By Aparupa Ray Ganguly

Until you’re in Laos, the East really is just East. There, it becomes a sensory feast.

Sunset over the longboats in Luang Prabang, Laos, Photo by Jesse Schoff on Unsplash

Shrouded in mystery, Laos has intrigued me from the very first time I heard about it. The Buddhist philosophy of life gives it a spiritual appeal, and the exotic cuisine tantalizes the taste buds. I chose to give the capital city of Vientiane a miss, heading, instead, to Luang Prabang. Over time, I have learnt that capitals are rarely a true mirror to a nation’s society and heritage, choosing to quietly succumb to modern times. While booking the flight online, it seemed easy enough: A four-hour flight to Bangkok, and a further two hours to Lung Prabang. But after landing at Thailand’s Suvarnabhumi Airport, we had to wait a painful eight hours, which was very trying. That dampener gave way to explosive excitement when the plane began its descent. We hovered closer to the island, skimming over rolling mountain ranges, thick tropical jungles and the meandering Mekong river.

With a warm and humid tropical climate,
Laos is most pleasant between November
and February. In fact, the famous Wat
Phou Fest takes place in February, where
you can witness the epic elephant races
and traditional Lao music and dance
performances. The famous boat racing
festival is definitely worth an experience.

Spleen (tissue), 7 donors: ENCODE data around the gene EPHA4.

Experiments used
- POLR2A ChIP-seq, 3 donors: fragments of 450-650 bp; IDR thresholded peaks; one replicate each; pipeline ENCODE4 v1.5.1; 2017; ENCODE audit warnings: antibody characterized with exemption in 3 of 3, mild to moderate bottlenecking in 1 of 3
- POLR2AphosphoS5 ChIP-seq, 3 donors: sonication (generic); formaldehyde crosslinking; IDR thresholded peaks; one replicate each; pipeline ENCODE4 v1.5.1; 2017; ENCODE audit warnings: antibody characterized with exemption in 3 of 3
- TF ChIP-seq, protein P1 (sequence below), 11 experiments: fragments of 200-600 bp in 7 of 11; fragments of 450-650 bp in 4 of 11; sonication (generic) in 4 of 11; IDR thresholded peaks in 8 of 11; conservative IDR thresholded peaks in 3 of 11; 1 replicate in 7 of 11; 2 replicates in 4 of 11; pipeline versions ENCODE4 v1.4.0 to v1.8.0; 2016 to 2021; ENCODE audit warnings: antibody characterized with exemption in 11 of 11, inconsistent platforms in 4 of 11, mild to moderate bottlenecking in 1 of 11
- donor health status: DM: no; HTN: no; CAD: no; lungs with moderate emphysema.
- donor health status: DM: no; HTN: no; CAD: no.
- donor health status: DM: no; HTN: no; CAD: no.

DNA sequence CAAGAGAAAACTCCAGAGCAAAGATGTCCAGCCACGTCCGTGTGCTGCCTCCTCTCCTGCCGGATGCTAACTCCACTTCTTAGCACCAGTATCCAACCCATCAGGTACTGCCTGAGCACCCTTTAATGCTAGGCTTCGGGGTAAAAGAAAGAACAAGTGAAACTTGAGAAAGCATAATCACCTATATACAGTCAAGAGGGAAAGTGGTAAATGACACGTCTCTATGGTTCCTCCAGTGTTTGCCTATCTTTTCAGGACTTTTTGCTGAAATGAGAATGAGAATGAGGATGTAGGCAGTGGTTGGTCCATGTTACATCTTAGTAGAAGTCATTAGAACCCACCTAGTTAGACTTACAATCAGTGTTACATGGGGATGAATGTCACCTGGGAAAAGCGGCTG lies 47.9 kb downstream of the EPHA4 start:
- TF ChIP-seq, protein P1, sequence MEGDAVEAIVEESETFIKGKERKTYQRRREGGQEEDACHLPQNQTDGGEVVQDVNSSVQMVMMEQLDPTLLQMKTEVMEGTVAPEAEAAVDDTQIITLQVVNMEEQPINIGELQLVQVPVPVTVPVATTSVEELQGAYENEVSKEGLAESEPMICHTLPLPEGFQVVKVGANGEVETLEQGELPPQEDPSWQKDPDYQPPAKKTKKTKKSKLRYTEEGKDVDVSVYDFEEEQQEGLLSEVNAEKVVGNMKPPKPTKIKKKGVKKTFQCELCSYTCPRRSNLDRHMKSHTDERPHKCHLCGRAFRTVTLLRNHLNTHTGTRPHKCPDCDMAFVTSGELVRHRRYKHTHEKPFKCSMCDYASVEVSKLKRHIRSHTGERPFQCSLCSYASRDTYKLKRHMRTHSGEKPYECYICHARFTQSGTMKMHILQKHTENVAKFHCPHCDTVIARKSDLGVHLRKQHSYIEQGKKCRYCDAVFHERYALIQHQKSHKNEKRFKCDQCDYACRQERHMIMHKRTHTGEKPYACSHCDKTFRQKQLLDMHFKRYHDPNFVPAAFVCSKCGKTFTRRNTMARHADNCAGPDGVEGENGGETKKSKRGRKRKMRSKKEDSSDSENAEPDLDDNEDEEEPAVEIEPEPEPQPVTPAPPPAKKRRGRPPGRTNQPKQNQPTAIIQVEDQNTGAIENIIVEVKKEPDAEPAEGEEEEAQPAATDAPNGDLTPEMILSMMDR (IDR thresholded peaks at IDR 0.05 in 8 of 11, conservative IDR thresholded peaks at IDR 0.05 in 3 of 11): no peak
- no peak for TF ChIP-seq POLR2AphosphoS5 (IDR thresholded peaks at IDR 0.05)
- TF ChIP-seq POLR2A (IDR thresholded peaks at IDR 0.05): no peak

Candlelit processions and baskets of
flowers, incense and candles dot the
Mekong river, marking this sacred ritual.
Although April is hot, it is the time when
Pi Mai Lao or the Laos New Year is
celebrated.

Luang Prabang: The Buddha came here

Luang Prabang is a rare place, cradled by lush mountains, calm and somnolent. It’s a picturesque town with narrow bylanes, old timber houses and saffron robed monks in those innumerable wats. The city is named after a famous Buddhist statue that was brought here from Cambodia. According to legend, the Buddha once stayed here, and predicted a prosperous future for it. Though that prediction is still some time from coming true, the city’s lingering colonial atmosphere and traditional architecture have earned it the status of a World Heritage Site. Someday, I intend to return to Laos and explore its wondrous cities in all their sensory glory. For now, my goal was clear—I wanted a quiet two days in the lap of nature, the Lao way. And so, we headed straight from the airport to the Zen Namkhan Boutique Resort. It’s a 45-minute off-road drive, and the resort had organized a car for us at the nominal price of USD 20. Although the local currency is Lao Kip, all transactions are usually in US Dollars. Thankfully, the exchange rate works out wonderfully, since INR 1 is almost 146 Lao Kip. The resort offers a stay at any of its bungalows for INR 8,000, including breakfast. Cozy and dimly lit, the Reception area blew me away with its beauty. It overlooked the stunning infinity pool, flanked by wild reeds and ferns. As I looked out from the dining area, it almost seemed as if the pool hung over a ledge, looking out at the robust green mountains. A cup of strong black coffee and a platter of sinful French fries later, I felt wonderfully energized, and blissfully serene. The clutter and cacophony of my Big-City life melted quietly away. No shops, no malls, no noise and no people, just the quietness and depth of a forest and the sounds of cicadas and frogs, occasionally interrupted by the boom of loud thunder. A place to reconnect with your inner self, to meditate, read and catch up with your thoughts and your dreams.

Luc and Moon: